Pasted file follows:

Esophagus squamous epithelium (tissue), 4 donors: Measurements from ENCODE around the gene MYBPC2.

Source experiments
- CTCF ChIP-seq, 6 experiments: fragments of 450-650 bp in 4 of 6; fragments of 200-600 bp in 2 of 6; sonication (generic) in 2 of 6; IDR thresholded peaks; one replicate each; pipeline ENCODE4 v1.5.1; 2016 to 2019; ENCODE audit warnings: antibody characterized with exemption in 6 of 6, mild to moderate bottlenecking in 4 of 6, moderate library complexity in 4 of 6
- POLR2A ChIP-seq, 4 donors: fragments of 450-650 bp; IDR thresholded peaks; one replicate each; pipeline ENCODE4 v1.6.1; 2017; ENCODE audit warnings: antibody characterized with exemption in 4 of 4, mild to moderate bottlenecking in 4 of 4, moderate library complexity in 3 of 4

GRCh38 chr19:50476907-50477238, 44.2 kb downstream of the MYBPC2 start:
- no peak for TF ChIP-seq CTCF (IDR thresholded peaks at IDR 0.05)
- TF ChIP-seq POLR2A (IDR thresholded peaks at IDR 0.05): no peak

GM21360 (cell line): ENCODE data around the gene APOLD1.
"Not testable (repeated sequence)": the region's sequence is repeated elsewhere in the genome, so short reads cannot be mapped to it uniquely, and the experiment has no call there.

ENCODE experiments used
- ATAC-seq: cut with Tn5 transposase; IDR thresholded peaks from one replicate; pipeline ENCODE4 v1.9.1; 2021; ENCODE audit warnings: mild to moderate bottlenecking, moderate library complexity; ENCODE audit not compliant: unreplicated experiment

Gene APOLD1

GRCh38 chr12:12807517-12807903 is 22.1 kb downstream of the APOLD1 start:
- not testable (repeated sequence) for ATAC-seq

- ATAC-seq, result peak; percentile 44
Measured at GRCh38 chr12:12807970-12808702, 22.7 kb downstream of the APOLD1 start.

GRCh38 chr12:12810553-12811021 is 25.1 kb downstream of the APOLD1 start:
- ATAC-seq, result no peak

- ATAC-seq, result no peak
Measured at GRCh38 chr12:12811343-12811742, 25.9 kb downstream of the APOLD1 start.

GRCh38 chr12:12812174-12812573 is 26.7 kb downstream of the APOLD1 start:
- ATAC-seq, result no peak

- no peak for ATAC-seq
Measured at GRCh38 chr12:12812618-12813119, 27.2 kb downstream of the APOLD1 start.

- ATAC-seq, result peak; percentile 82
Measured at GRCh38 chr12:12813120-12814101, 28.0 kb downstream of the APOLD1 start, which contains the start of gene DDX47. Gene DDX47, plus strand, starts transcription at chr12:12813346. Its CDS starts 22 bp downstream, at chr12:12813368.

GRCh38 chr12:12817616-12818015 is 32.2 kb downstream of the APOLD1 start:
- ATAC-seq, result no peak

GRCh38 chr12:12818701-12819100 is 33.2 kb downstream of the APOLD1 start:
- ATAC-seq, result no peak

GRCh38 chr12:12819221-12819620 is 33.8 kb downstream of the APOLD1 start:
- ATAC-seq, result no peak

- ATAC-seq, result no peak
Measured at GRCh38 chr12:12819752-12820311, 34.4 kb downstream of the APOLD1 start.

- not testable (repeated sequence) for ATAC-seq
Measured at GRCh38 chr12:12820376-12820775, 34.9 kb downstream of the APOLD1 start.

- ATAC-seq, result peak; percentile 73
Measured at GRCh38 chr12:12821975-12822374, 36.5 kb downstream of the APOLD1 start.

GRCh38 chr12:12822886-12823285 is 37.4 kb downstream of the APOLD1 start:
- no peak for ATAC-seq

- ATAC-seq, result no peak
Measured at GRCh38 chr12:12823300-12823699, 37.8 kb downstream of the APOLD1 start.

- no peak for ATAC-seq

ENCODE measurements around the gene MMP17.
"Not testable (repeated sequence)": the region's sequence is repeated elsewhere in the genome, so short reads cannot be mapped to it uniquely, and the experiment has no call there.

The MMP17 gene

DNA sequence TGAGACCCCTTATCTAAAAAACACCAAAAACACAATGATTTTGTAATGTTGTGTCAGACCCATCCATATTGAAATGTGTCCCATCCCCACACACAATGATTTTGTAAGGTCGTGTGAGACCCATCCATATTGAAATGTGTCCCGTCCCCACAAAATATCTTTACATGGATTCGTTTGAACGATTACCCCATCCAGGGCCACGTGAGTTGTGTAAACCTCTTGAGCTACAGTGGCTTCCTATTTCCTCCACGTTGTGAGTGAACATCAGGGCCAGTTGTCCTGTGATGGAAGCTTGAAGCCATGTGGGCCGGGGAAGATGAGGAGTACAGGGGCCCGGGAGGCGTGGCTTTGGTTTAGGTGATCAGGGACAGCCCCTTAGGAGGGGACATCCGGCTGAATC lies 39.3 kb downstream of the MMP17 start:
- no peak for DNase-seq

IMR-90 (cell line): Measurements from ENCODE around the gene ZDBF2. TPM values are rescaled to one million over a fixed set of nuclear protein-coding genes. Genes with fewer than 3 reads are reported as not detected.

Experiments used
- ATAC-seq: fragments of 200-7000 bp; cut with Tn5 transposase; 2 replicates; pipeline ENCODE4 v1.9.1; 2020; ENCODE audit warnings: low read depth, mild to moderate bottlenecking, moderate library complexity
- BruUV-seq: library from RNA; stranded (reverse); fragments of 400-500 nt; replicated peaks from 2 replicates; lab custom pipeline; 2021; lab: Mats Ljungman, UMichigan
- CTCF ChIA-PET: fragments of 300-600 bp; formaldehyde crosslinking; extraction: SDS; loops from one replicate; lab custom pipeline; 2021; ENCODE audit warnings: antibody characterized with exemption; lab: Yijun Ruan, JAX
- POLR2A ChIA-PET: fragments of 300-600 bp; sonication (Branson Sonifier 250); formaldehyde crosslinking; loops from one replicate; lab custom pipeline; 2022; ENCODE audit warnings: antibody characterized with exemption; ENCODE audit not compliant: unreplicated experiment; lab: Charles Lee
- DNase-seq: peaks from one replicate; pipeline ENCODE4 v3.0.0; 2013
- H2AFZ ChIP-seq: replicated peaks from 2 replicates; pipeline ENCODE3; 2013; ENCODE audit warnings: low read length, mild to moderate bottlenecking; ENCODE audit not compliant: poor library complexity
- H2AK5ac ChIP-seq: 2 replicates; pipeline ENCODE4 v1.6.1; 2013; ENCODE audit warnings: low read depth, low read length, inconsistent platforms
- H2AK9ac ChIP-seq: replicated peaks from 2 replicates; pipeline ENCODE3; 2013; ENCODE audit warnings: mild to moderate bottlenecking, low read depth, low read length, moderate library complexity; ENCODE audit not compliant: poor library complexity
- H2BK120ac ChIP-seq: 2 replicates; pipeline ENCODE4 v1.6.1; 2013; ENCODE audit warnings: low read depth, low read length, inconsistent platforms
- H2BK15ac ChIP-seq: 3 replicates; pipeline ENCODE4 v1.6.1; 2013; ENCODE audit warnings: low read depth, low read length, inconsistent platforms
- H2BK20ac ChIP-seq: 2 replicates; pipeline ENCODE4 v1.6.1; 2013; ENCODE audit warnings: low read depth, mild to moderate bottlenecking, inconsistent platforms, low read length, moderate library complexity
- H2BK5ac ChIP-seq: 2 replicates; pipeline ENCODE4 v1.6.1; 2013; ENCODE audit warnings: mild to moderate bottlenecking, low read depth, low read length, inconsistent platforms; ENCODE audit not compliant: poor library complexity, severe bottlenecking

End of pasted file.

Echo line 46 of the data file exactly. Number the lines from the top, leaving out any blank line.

The MMP17 gene